- Then there's the Sonic OVA, as well as the regional differences before pre-Sonic Adventure (such as Dr. Eggman being called Dr Ivo Robotnik).
- As for the games, those may even take place in two separate canons as the console titles and handheld titles do not seem to be happening in the same timeline and often contradict each other. That's not even counting games that may not even be considered official canon.
- SNK/Playmore has released a bunch of Japan only cellphone games- many of them Dating Sims or Raising Sims that feature alternate versions of characters from its vast Fighting Game library. The Alternate Continuity is especially accented for example, in the games that take place in modern times but have characters from Samurai Spirits show up- quite often as the male protagonist's potential romantic interest. Or in the case of Iroha for one Raising Sim, as a plain old human version that you strive to make the damned best maid in the world.
- There are at least four different continuities in the Rayman games. The first game takes place in a surreal, cartoony world where everyone has Raymanian Limbs. Then there is the Rayman 2 universe that serves as the setting for all subsequent games (Rayman M, Rayman 3 and including Raving Rabbids; this is important later in this paragraph), a slightly more realistic fantasy realm. There are no ties to the universe or storyline from the first game and Rayman is now the only limbless character.* Then there is the TV series which has yet another different cast and universe. The presence of Admiral Razorbeard, the antagonist of Rayman 2, suggests that it might have tied into the main universe had it been allowed to run for more than four episodes. And then there is the fact that Rabbids was spun off into its own universe with Rabbids Go Home, set on a contemporary Earth.
And now the newest game is... Rayman Origins, a prequel which appears to... wait for it... weld the first two universes together. Continuity Snarl much?
- Alone In The Dark The New Nightmare is in a different continuity than the original series, but the 2008 game is a direct sequel, with Carnby having been kept in stasis by Lucifer since 1938.
- Nie R is an Alternate Continuity sequel of Drakengard. While Drakengard 2 happened in the A Ending, where the world is mostly saved, NieR's world happens after the Mind Screw E Ending, where Caim and Angelus end up in Tokyo. According to backstory, Caim and Angelus are actually responsible for devastating the world (Just like he would've wanted).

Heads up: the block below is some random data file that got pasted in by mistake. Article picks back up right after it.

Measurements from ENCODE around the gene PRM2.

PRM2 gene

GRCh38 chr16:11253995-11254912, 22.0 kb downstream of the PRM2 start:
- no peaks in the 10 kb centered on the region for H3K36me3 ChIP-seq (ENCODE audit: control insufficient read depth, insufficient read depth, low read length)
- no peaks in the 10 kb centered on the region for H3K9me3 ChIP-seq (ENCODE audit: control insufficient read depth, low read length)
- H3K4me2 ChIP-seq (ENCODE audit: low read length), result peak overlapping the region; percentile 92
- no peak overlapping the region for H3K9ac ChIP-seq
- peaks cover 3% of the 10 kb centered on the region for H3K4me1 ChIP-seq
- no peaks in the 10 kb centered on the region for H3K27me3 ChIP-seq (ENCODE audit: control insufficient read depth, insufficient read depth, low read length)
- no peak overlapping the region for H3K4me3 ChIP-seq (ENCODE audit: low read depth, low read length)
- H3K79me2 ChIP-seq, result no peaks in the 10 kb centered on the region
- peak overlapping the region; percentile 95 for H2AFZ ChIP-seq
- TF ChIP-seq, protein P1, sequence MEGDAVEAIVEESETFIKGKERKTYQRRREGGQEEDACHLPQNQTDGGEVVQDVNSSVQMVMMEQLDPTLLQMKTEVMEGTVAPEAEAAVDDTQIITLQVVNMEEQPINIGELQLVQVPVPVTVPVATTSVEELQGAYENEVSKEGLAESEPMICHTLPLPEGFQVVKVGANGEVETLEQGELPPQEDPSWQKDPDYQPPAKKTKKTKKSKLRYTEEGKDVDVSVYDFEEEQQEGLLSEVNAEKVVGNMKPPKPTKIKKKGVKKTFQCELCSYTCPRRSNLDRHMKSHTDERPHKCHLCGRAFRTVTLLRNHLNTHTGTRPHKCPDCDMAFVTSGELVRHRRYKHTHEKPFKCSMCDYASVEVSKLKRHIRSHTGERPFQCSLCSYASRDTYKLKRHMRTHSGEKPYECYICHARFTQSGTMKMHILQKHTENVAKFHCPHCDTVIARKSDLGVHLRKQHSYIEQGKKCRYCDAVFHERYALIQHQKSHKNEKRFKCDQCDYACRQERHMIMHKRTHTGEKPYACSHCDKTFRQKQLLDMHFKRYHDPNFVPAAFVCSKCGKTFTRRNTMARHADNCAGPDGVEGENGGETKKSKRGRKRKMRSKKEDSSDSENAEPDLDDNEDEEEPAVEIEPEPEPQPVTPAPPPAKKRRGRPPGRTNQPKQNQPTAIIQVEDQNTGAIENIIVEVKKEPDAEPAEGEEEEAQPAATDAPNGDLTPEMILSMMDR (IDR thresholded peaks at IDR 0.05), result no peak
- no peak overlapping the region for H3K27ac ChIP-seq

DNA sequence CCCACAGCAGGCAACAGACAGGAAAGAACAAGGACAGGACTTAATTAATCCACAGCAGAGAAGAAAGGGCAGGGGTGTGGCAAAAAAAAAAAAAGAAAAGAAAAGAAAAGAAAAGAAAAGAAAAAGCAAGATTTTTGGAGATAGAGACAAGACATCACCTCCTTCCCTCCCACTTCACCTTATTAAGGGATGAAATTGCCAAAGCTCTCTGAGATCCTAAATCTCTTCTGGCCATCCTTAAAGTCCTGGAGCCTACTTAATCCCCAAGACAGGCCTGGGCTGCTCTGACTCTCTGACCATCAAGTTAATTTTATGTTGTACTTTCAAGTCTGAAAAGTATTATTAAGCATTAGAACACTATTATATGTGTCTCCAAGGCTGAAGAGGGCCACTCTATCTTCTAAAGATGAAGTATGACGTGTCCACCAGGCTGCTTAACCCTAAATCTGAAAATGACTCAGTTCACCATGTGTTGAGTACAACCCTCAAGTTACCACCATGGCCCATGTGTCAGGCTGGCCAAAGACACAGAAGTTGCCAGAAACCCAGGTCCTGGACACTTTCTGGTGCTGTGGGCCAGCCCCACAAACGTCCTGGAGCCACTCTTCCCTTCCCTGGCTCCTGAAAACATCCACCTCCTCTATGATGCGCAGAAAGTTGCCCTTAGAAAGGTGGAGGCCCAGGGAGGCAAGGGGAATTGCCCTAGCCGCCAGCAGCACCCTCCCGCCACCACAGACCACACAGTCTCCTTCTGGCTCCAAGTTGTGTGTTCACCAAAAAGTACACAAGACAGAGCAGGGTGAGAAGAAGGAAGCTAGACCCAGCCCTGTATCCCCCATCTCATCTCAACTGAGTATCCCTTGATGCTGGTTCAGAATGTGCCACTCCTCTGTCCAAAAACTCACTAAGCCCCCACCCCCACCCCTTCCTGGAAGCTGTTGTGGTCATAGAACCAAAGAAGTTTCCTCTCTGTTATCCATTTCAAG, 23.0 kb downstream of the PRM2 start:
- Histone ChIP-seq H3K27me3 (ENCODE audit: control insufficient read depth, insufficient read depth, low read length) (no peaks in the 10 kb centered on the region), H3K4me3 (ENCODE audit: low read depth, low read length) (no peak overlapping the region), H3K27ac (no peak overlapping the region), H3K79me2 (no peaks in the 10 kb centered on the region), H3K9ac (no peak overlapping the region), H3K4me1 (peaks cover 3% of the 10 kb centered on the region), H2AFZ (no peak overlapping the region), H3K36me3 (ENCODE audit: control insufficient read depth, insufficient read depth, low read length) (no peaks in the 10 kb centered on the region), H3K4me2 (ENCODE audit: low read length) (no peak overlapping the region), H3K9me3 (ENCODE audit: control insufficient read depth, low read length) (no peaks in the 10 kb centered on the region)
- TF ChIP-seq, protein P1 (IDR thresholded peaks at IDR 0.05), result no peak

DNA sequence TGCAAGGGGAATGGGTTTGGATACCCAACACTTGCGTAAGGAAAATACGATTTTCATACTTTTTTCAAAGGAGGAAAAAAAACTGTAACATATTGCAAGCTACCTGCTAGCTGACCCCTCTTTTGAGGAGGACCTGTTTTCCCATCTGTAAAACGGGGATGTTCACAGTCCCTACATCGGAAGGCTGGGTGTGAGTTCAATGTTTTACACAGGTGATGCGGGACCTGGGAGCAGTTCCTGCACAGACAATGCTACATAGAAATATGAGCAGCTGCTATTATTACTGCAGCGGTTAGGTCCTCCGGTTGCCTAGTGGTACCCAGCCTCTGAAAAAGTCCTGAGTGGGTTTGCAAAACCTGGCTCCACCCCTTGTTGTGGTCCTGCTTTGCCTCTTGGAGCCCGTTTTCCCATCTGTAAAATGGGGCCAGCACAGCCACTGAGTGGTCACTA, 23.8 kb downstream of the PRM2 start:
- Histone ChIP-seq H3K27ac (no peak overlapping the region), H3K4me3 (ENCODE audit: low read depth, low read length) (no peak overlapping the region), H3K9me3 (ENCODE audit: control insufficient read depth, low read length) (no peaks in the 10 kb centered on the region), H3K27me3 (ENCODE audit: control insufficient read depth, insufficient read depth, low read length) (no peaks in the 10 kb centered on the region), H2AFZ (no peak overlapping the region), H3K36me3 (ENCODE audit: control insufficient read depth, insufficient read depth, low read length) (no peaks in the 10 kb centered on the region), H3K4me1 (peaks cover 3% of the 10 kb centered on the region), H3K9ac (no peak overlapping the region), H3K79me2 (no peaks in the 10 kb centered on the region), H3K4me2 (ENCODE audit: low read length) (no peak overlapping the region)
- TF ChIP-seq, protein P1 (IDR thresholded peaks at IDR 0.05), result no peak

- Red Dead Redemption was a pretty awesome Wild West sandbox game in its own right, but the creators apparently had a lot more cooked up for John Marston, because then Red Dead Redemption: Undead Nightmare came out six months later. Same Wild West setting, but Marston now has to fight zombies in an Alternate Continuity.
- 'F-Zero has its main continuity with F-Zero, F-Zero X and F-Zero GX. Its alternate continuities are F-Zero: Maximum Velocity (which takes place 25 years after the events of the first game) and F-Zero: GP Legend (which takes place in 2201, as opposed to the 26th century). GP Legend was received lukewarmly by most fans in the West because of the changes despite being a clear alternate universe.
- One of the more common explanations for why so little of PC-98 games have shown up since Touhou moved to Windows is that they're in a separate continuity. Though the PC-98 games barely had continuity...
- The two main characters and a few other characters and (arguably) locations do return, but they're... drawn a bit differently. Theories abound, this trope being one of them.
- Tron 2.0 was considered the sequel to TRON, until it was rendered non-canon by TRON: Legacy.
- Bioshock Infinite takes place in another continuity rather than the main Bioshock setting. This is actually an important plot point.
- Jeff Waynes War Of The Worlds differs from the book and the rock opera that inspired it by taking place in an alternate universe where the humans aren't quite so outmatched, and the Martians remembered to take their flu shots.
- In the first Disgaea, the good ending is considered canon but, the game Prinny: Can I Really Be the Hero? is canon from the "normal" ending. You can tell considering that Prinny Laharl shows up as a boss.
- The Disgaea anime is a re-telling of sorts of the first game, but with countless differences.
- Two versions of the fourth Ys game were produced concurrently, Ys IV: Mask of the Sun for the Super Famicom (Falcom's canonical version) and Ys IV: The Dawn of Ys for the PC Engine CD. They have the same characters and places but are completely different in terms of plot.
- The Harvest Moon games aren't known for having a steady timeline but there are several different continuities at least. The original SNES game shares a continuity with Harvest Moon 64 and Tree of Tranquility, the Distaff Counterpart versions are in different continuities with each other, Friends of Mineral Town take place in the same continuity as A Wonderful Life and DS, the two Game Boy games take place in one continuity of their own...
- Team Fortress 2 seemed to be in an alternate continuity from Team Fortress Classic at first, until the Engineer update showed us that TFC Engie is TF2 Engie's father. Then again, this was probably just a Mythology Gag.
- Jet Set Radio and Jet Set Radio Future most likely take place in separate continuities.
- There are three continuities in the Twisted Metal series: the original continuity (comprising 1, 2, and Head-On), the universe Black is set in (a Darker and Edgier universe; there was supposed to be a sequel to this one called "Harbor City" but it never came to be), and the universe of the 2012 reboot (so far the only game in its continuity). 3 and 4 have been written out of continuity.